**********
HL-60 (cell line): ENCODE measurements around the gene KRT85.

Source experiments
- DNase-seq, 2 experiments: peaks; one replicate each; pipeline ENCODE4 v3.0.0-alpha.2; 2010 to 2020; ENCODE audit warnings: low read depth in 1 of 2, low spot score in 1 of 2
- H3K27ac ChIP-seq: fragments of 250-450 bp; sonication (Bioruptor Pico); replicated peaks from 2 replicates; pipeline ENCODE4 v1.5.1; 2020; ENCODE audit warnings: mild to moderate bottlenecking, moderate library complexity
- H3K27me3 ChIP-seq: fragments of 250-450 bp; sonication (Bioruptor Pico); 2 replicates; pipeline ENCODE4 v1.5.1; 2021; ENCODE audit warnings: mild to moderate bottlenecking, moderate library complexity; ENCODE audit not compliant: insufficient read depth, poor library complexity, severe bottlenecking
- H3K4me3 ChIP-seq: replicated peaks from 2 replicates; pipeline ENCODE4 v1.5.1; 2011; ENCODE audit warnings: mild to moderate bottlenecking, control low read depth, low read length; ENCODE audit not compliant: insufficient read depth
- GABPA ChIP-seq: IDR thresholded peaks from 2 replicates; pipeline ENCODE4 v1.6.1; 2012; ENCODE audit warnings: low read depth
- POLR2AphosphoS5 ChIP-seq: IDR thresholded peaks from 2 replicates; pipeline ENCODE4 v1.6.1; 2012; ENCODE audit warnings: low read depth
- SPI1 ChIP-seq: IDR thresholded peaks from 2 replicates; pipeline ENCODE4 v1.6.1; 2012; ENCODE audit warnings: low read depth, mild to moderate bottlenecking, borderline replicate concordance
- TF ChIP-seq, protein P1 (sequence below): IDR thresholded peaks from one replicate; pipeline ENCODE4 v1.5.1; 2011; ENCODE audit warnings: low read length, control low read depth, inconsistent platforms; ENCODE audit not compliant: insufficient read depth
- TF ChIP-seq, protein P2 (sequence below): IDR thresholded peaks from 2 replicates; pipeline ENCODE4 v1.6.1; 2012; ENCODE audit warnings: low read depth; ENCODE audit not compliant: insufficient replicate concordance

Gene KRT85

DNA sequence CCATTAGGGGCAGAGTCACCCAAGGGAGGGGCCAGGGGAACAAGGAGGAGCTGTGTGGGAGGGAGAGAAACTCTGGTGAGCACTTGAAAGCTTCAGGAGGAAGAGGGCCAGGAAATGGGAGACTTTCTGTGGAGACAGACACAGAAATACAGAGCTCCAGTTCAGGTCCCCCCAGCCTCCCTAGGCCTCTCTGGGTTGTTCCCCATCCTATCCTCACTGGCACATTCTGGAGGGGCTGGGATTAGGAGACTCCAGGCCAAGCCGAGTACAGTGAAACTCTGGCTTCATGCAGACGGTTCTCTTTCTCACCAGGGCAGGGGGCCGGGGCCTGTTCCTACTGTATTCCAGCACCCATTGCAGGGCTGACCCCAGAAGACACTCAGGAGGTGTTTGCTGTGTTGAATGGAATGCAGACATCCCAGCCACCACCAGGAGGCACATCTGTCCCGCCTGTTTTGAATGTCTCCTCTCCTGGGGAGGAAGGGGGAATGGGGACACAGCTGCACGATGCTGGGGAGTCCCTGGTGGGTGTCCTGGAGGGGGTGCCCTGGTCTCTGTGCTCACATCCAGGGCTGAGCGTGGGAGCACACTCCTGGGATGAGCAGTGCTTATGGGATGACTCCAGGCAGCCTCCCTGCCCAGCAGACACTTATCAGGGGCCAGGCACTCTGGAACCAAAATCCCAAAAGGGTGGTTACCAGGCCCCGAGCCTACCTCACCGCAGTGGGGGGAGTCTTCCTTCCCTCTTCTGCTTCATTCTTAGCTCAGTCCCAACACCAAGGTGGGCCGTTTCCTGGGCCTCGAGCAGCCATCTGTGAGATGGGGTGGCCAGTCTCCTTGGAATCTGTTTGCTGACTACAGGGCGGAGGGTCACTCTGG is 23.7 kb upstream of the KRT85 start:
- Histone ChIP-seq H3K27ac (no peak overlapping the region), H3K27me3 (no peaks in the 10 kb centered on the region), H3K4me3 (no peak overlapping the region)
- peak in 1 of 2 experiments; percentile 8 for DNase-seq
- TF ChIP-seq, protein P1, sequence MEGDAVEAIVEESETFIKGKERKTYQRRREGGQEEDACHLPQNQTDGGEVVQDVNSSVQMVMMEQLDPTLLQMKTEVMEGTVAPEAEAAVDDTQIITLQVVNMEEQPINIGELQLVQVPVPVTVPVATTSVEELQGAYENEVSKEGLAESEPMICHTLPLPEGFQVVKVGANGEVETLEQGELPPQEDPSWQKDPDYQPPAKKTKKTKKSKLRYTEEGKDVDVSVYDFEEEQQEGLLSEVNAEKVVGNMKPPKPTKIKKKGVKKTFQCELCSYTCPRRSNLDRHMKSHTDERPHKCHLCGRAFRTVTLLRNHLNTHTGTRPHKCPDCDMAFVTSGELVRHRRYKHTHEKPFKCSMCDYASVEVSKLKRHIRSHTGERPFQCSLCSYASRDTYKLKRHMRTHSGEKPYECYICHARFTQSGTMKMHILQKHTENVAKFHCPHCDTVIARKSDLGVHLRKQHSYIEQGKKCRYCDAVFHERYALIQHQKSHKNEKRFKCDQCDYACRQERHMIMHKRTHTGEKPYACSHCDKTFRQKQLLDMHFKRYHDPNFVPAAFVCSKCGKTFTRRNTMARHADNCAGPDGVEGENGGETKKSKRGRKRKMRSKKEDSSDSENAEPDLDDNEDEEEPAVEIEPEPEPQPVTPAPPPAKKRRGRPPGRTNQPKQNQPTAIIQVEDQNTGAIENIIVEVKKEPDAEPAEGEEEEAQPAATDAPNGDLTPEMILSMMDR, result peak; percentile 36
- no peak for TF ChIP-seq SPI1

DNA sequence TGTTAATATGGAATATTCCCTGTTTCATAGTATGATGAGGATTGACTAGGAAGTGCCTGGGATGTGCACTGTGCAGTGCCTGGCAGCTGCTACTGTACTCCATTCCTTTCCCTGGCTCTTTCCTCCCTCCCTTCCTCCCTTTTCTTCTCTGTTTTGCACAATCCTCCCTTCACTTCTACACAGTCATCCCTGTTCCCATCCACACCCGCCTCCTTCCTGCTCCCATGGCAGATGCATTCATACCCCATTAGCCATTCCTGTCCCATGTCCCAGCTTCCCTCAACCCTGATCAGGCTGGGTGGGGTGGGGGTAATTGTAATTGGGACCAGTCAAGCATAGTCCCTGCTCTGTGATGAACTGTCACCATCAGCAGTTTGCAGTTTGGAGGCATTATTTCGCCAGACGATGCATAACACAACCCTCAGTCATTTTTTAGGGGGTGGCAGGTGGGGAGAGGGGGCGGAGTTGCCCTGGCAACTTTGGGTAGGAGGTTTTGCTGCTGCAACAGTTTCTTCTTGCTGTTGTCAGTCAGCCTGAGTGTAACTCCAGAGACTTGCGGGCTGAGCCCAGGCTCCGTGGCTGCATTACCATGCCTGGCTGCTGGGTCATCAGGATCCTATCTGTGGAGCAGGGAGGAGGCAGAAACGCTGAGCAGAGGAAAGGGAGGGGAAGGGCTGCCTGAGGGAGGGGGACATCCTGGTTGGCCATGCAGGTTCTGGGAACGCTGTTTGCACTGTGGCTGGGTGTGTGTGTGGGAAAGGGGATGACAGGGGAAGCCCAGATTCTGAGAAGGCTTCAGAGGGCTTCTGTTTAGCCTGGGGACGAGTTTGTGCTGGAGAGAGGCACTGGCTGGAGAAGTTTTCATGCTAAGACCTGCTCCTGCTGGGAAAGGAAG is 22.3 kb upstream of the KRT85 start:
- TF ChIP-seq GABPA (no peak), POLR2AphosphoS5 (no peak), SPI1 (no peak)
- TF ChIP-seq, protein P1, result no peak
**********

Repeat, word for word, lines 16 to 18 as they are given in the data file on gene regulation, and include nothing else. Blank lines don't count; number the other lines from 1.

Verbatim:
- TF ChIP-seq, protein P1, sequence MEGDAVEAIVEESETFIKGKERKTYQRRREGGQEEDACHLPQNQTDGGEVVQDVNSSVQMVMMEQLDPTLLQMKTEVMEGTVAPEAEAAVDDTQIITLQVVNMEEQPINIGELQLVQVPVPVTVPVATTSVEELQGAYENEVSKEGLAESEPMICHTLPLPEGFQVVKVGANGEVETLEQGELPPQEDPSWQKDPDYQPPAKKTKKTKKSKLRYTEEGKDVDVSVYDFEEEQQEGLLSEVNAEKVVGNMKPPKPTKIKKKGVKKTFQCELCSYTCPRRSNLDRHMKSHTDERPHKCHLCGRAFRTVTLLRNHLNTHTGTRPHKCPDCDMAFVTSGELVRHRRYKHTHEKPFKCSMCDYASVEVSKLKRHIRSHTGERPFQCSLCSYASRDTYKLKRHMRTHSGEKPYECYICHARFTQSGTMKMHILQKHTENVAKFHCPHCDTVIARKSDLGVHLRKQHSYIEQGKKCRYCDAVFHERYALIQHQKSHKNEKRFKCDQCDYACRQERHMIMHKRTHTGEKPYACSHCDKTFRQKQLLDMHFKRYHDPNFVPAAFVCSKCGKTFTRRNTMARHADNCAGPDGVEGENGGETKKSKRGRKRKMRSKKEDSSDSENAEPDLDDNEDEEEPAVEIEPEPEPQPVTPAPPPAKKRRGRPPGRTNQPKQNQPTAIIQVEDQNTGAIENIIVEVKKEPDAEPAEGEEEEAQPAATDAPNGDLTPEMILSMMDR, result peak; percentile 36
- no peak for TF ChIP-seq SPI1

DNA sequence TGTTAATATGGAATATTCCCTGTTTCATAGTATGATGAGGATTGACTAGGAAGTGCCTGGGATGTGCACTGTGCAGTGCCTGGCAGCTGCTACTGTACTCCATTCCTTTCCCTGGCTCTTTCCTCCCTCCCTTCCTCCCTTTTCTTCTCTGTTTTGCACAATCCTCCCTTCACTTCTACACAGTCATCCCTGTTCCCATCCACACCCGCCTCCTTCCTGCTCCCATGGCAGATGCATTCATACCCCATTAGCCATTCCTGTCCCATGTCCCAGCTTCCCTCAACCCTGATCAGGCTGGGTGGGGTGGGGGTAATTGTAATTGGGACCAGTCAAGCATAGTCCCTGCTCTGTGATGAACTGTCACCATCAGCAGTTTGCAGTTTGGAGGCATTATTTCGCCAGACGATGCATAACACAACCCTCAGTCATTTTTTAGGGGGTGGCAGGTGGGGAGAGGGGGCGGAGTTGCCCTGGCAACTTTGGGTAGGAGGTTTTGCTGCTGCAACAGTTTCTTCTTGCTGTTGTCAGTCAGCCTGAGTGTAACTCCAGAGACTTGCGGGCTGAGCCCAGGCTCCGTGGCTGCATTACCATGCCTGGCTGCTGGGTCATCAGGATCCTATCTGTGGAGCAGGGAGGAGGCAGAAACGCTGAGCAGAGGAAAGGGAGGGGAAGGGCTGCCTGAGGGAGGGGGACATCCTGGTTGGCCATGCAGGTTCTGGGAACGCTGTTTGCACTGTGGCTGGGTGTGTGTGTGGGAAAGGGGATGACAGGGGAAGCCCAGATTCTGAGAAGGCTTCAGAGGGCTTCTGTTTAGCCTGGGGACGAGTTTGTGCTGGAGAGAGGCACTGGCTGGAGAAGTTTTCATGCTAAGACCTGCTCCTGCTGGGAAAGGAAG is 22.3 kb upstream of the KRT85 start: